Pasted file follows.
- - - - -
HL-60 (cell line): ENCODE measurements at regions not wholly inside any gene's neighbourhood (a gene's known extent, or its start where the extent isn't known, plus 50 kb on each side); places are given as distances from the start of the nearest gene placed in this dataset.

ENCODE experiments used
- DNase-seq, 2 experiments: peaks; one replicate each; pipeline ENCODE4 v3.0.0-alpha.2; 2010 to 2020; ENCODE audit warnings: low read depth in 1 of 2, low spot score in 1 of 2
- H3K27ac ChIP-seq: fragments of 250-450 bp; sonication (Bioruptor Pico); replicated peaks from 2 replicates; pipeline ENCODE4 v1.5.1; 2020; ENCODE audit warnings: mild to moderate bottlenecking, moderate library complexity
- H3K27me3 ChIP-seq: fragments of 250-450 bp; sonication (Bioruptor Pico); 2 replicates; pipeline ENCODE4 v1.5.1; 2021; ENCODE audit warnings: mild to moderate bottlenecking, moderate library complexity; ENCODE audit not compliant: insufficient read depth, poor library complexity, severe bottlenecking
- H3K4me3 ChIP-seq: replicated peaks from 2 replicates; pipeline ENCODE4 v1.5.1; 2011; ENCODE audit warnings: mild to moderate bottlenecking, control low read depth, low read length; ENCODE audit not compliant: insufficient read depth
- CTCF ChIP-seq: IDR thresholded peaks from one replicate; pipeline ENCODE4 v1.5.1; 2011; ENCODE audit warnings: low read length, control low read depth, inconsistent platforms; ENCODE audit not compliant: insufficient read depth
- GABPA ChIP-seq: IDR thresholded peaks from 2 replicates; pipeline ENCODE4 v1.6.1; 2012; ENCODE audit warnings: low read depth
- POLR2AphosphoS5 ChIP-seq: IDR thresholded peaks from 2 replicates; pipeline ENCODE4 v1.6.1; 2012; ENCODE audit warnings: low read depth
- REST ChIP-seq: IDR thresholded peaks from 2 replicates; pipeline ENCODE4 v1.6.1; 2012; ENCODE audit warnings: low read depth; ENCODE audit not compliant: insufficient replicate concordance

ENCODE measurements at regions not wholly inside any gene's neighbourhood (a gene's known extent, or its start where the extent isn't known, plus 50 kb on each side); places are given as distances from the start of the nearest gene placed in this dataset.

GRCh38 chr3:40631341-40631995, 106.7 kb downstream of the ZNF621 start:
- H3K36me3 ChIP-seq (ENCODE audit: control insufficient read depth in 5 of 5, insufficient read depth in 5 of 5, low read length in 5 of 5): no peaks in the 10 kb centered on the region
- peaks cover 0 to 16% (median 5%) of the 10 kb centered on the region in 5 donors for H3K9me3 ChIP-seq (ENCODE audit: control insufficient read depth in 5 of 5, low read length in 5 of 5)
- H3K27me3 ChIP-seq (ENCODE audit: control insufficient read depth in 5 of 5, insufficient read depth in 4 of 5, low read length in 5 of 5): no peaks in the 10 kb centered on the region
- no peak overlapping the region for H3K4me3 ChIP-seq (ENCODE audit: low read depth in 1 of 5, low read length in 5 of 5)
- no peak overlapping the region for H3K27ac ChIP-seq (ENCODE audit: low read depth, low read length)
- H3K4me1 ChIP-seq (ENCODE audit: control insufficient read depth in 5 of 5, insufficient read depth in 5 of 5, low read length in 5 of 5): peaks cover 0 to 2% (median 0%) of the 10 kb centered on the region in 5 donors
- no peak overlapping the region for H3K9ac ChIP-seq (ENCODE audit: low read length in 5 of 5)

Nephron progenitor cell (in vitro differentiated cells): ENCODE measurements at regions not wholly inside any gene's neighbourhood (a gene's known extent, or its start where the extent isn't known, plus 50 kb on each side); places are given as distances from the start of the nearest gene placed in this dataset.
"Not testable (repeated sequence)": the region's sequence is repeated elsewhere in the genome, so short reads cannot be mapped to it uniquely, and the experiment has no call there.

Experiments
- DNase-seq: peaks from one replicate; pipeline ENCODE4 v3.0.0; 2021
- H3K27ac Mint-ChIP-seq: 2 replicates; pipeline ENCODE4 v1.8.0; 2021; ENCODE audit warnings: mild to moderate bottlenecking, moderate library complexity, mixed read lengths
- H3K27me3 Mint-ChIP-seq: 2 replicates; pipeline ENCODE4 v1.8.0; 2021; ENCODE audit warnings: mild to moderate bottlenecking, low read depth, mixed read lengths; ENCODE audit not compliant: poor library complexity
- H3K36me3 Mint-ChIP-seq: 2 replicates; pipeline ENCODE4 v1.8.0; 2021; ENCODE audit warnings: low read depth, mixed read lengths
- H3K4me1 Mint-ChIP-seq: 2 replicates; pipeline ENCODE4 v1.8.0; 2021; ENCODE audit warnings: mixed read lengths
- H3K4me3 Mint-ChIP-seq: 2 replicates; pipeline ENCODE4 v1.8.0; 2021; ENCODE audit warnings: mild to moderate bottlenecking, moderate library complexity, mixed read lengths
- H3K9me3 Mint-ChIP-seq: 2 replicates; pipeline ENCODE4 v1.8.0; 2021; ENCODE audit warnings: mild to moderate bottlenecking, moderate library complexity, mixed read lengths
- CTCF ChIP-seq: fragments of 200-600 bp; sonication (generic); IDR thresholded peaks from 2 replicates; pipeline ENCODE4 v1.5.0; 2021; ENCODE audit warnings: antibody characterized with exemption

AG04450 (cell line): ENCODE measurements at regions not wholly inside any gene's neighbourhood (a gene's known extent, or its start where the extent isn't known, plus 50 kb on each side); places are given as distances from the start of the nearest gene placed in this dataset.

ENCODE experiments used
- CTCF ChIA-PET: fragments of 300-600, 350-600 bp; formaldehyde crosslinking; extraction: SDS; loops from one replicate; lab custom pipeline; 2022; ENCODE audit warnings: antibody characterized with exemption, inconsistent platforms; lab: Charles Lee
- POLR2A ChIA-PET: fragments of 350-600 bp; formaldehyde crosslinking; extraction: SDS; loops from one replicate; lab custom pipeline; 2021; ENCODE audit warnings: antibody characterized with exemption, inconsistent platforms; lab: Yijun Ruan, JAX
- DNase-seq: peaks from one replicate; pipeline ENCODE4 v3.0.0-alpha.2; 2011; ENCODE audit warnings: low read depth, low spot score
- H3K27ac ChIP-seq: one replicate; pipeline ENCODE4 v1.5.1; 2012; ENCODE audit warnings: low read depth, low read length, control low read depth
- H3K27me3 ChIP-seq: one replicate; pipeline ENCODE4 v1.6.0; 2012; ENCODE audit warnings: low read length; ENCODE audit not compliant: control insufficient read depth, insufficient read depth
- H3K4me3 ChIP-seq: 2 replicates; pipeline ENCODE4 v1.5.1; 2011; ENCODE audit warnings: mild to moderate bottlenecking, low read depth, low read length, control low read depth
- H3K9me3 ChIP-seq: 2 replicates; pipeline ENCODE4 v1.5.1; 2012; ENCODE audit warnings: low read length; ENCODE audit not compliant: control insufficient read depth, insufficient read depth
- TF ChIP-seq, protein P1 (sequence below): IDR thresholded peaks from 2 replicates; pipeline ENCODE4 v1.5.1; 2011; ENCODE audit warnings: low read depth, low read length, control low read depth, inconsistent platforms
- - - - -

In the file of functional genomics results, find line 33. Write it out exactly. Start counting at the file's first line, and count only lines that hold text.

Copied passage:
- CTCF ChIA-PET: fragments of 300-600, 350-600 bp; formaldehyde crosslinking; extraction: SDS; loops from one replicate; lab custom pipeline; 2022; ENCODE audit warnings: antibody characterized with exemption, inconsistent platforms; lab: Charles Lee